- Play with them in the evening – this might tire you out some more too
- Set up some interactive toys and cat furniture for them to play with
Ideally, you will do a bit of both. Cats need furniture with cat trees and scratching posts for a number of reasons:
- It gives them somewhere to play and hangout that is their own space
- You can redirect their destructive behavior away from your own furniture
- It provides something to keep them interested and occupied while you’re sleeping
They also need human interaction. If you’re not giving your cat enough interaction during the day, they’re going to come looking for it when they awake during the night.
Feed Them Later in the Evening
While speaking about this with a friend, she told me that she solved this issue once by feeding her cat just as she was going to bed.
She said she did this because her kitty was always bothering her for the first couple of hours after she’d go to bed. So, she figured if she put food out at the same time this would distract her cat for a while.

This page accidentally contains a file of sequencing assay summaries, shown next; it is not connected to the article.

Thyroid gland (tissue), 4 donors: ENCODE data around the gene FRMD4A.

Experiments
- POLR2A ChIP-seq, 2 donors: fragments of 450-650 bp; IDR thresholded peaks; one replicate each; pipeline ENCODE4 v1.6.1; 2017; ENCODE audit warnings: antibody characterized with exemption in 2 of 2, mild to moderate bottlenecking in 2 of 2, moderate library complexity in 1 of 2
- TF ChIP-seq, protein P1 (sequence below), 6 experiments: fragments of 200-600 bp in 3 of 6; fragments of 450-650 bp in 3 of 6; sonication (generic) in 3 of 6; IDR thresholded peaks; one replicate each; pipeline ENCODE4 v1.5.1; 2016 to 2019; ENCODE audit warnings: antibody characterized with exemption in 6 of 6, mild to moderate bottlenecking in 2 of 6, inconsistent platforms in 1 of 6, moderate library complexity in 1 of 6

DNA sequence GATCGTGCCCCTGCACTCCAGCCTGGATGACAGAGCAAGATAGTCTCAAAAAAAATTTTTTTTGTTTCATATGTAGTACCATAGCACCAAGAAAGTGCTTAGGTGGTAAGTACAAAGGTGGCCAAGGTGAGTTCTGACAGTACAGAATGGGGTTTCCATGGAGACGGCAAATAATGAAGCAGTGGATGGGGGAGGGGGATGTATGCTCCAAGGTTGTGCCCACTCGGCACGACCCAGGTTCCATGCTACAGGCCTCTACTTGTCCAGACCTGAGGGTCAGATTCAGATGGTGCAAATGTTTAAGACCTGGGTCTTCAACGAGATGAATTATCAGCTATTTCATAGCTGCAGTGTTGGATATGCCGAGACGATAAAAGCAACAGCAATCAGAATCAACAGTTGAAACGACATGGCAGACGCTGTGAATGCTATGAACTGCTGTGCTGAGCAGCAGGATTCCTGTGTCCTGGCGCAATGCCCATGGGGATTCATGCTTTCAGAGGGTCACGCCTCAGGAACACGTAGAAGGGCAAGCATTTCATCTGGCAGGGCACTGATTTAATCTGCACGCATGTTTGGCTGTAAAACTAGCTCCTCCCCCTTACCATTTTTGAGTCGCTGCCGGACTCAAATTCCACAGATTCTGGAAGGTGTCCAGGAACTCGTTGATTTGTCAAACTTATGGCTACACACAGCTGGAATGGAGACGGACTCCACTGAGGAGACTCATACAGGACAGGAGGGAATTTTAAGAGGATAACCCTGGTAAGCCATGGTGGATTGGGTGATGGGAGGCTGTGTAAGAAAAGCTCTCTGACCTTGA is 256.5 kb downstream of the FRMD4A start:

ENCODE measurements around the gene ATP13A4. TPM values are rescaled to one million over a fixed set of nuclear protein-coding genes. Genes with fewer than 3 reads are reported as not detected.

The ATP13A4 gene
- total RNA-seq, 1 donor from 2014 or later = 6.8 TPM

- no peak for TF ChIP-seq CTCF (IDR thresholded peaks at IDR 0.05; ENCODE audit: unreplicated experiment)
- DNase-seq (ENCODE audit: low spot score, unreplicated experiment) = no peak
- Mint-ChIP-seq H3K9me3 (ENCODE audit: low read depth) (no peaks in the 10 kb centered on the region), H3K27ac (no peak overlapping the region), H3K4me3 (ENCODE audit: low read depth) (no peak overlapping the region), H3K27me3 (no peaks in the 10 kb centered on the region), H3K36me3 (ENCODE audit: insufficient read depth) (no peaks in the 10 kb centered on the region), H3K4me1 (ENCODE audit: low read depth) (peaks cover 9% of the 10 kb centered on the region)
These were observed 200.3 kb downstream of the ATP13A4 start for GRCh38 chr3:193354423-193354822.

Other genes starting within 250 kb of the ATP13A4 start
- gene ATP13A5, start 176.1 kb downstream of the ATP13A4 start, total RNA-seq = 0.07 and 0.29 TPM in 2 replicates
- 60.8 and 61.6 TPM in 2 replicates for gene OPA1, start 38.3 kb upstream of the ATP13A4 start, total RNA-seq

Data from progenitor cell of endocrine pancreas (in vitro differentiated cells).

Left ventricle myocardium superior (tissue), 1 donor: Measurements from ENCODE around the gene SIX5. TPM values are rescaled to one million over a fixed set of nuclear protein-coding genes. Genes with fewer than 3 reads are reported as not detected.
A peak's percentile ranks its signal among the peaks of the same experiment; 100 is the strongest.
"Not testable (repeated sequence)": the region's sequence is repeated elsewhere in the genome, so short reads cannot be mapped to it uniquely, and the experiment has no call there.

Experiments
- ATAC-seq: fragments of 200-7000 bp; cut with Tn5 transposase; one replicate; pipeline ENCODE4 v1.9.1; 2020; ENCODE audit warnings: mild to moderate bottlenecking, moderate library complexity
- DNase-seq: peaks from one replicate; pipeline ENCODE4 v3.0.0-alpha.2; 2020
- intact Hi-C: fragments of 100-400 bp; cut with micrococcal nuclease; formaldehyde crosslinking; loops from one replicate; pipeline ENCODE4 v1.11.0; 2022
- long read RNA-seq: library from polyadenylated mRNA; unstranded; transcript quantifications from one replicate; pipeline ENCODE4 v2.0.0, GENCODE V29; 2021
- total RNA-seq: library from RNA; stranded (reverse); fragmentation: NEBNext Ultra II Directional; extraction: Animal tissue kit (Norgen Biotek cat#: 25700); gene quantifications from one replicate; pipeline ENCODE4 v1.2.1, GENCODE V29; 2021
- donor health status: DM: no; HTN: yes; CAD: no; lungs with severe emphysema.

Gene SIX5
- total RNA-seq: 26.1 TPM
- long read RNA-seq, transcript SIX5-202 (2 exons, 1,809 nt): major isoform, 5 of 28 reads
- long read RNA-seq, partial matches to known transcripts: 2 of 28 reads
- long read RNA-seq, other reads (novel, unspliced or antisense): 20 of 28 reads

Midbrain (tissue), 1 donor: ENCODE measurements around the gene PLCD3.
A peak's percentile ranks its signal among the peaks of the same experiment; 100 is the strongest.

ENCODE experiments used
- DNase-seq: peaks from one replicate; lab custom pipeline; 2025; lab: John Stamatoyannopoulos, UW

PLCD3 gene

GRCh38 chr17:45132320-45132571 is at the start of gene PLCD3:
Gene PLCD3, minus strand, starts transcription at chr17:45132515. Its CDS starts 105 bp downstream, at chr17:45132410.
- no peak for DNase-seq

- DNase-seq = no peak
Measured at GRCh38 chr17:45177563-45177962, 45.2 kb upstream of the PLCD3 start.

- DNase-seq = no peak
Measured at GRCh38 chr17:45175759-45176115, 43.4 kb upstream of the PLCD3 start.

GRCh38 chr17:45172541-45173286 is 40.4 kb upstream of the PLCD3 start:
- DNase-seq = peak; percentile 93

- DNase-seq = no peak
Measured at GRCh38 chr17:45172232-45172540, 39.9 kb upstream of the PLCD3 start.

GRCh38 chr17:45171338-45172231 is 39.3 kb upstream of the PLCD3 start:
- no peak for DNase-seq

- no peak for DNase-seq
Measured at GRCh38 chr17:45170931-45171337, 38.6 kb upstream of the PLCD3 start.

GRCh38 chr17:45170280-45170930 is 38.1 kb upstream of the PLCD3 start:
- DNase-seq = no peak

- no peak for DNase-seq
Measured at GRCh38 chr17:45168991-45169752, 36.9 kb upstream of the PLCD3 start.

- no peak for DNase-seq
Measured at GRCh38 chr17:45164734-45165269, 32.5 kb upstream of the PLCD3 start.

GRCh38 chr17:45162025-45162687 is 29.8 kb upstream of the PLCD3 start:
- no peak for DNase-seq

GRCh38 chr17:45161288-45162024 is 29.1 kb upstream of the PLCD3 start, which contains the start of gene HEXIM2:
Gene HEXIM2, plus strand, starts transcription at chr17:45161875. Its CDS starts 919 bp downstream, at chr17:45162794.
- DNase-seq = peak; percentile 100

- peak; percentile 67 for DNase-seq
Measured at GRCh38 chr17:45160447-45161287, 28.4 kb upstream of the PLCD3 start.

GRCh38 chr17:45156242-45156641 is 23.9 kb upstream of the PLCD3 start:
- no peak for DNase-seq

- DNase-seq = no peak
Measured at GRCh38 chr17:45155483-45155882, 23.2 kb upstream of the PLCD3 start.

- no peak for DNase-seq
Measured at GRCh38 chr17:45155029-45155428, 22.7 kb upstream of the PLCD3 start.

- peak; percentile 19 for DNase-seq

And it did.
This is actually a tactic I’ve read other cat owners recommending too. It takes a lot of energy to digest a meal, this goes for both cats and us. If you’ve ever felt like a snooze after a huge meal, you’ll know exactly what I’m talking about.
So, try feeding your cat at bedtime. Not only will this keep them occupied for a while, followed by some grooming, but it’ll also sap their energy for a while. Hopefully long enough for them to find something else to do other than jump on you!
Reinforce That Any Form of Aggression Is Not Tolerated
It’s not just as and when your cat attacks you that you make it clear it’s not on. You also need to keep their aggressive behavior in check during the day.
There’s a thin line between playing and getting aggressive, especially for kittens. If it’s gotten to the point where your cat or kitten is bothering you in the night, you need to stop all signs of aggressive playing/behavior.
That means when you’re playing with your cat and they lash out or bite you, stop playing with them and walk away. The goal is to create a harmonious and fun environment day and night, and you’ll get there by sending out all the right signals.
Is Your Cat Attacking You While You Sleep?
Is this a problem you’re currently experiencing with your cat? Maybe you’ve managed to stop your cat from being aggressive to you overnight and have some additional tips to share?
Either way, I’d love to hear from you. Please take the time to drop a comment below and help other kitty owners hiding under the covers at night! Thanks.